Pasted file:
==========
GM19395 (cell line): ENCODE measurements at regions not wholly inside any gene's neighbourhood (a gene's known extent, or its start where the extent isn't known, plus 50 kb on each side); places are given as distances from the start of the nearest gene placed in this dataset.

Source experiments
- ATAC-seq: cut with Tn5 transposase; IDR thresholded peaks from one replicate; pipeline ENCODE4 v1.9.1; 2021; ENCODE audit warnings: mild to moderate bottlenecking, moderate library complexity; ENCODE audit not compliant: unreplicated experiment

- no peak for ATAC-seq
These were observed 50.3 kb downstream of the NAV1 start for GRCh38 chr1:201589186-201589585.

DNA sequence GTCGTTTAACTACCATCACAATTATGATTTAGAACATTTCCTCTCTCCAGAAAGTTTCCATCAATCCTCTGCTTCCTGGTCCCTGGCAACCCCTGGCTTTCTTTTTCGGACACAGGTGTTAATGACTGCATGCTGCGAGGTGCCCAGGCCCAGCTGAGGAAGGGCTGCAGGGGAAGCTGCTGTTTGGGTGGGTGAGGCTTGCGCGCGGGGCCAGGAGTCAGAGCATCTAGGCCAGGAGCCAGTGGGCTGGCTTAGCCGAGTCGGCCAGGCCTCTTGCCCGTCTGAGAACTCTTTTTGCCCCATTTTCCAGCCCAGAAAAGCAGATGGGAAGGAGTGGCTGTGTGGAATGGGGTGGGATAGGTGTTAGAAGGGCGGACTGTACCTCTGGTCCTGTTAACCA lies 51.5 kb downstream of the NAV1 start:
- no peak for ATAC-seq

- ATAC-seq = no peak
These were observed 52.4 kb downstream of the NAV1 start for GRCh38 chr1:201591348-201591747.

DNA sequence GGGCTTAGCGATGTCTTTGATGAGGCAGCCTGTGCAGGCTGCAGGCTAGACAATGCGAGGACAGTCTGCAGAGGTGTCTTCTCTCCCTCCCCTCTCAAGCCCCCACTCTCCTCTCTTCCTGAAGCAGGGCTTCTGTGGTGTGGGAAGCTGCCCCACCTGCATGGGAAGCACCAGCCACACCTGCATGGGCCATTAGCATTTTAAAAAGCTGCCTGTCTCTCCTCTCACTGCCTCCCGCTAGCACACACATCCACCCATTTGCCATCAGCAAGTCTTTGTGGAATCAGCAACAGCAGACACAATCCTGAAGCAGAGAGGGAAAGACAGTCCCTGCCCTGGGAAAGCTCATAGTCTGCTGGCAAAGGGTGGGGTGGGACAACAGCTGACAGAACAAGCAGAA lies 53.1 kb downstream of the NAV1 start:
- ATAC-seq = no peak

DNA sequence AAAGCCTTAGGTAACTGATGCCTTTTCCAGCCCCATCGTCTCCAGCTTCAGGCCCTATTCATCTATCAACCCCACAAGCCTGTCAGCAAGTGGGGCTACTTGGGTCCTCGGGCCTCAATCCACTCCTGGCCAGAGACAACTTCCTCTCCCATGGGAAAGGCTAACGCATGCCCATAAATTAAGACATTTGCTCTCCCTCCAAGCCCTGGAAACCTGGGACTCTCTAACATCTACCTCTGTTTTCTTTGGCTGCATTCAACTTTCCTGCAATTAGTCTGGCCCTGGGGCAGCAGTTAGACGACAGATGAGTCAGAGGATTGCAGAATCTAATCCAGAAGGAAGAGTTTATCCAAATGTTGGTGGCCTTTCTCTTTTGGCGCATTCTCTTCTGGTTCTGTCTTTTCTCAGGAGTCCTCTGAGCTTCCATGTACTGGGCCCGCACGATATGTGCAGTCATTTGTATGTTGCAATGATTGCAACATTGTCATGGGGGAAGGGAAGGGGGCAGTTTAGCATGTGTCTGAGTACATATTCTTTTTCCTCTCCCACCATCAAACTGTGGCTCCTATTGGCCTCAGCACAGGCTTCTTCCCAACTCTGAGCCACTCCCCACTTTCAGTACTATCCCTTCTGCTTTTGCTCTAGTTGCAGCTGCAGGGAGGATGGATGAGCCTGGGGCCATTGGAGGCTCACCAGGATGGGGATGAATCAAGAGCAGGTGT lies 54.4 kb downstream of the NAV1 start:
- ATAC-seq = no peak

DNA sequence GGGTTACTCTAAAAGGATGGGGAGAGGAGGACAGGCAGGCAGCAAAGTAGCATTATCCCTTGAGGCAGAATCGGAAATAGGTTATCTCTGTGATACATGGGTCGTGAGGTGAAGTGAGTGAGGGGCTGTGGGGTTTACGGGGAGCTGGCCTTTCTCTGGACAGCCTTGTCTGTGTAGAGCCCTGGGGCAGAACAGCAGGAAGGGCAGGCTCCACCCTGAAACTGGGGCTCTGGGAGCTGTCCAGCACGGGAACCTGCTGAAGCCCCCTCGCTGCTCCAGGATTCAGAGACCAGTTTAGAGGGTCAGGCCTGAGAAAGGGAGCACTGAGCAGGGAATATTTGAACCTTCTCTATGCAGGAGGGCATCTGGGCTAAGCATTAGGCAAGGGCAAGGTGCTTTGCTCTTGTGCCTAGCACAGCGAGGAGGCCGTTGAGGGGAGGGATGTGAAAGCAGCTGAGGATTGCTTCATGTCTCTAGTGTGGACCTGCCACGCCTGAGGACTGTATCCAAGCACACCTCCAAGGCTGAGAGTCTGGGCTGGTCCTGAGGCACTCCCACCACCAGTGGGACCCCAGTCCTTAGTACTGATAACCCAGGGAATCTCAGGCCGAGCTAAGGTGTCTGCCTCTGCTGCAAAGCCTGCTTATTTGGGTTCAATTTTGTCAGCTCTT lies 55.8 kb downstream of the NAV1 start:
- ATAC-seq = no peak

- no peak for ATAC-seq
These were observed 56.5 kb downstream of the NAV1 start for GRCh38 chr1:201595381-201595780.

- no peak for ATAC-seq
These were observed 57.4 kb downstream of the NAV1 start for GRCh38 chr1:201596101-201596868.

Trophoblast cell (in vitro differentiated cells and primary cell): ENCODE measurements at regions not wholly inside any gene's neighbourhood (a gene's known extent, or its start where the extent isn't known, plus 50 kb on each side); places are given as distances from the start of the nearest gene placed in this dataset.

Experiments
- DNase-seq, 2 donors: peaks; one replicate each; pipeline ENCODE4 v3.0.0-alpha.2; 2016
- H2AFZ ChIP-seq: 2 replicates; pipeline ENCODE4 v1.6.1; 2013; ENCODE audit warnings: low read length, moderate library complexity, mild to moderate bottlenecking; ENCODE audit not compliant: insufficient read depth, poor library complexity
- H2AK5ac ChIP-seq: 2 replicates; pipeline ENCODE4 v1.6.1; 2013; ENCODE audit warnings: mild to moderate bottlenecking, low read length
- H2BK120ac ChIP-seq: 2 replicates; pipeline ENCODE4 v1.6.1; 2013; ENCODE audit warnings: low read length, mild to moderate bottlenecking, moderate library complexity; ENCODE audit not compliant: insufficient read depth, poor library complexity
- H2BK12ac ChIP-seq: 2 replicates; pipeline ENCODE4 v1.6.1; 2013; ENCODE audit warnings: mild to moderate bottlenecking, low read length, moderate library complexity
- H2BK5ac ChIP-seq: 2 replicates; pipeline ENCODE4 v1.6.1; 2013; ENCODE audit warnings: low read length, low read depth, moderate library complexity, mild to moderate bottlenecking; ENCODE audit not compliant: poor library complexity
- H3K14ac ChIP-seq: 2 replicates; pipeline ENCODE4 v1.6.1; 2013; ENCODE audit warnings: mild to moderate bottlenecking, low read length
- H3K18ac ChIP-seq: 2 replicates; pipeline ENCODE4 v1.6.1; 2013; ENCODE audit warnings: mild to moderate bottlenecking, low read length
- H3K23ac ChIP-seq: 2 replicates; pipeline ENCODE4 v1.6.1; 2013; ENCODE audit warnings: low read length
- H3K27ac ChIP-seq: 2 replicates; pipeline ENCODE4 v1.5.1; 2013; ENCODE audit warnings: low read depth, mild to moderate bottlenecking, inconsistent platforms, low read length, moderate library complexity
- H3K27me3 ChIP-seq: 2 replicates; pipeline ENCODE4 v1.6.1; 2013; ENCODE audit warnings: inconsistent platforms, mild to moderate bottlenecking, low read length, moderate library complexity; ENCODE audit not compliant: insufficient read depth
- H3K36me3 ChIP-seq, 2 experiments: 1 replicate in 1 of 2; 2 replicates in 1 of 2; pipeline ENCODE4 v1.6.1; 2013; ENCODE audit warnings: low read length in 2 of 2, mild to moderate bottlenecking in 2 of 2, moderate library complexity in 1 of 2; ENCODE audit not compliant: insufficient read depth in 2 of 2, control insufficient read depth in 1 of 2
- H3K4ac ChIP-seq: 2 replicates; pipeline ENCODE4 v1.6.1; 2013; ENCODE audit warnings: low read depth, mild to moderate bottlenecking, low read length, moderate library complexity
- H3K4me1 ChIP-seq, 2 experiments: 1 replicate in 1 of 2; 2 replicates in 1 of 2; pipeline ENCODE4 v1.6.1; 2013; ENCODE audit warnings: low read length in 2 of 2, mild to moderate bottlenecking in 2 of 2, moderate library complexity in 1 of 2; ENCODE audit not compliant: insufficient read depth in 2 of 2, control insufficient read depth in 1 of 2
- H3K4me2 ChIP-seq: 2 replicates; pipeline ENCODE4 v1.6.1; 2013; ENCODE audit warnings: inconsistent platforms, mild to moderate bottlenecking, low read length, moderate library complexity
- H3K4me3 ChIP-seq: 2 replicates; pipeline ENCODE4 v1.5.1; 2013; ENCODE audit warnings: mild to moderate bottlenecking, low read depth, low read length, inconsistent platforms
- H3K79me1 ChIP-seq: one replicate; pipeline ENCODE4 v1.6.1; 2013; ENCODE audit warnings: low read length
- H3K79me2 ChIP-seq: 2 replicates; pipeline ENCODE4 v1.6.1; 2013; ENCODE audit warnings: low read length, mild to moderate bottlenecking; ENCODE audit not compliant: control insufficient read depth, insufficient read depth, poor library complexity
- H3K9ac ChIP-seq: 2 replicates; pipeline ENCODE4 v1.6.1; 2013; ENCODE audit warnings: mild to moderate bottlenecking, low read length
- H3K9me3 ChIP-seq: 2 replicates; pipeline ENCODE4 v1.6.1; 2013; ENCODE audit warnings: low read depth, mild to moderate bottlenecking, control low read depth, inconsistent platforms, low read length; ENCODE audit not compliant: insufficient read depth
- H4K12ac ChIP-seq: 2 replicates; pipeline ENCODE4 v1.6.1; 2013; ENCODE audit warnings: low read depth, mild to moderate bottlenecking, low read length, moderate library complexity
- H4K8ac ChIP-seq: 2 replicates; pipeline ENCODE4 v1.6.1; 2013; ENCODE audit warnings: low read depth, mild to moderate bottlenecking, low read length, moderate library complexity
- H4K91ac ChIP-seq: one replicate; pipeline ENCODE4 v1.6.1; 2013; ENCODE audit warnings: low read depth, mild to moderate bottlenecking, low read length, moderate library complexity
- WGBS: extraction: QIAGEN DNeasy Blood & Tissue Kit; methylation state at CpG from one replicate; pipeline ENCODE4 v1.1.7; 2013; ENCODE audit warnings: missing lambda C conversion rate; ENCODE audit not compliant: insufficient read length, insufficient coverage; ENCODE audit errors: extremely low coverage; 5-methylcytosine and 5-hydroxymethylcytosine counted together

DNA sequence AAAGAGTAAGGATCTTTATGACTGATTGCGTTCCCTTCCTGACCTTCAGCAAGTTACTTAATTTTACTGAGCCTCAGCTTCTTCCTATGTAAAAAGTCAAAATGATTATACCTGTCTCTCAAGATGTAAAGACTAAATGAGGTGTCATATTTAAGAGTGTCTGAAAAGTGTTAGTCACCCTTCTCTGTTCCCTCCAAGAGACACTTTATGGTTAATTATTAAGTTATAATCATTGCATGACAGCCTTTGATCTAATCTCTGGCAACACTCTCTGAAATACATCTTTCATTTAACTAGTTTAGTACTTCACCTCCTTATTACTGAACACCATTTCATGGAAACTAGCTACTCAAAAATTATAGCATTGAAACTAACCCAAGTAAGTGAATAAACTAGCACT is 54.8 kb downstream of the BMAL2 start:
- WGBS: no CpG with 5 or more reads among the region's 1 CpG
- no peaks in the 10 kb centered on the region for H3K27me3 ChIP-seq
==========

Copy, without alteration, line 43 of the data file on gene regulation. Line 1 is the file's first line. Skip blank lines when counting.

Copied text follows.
- H4K8ac ChIP-seq: 2 replicates; pipeline ENCODE4 v1.6.1; 2013; ENCODE audit warnings: low read depth, mild to moderate bottlenecking, low read length, moderate library complexity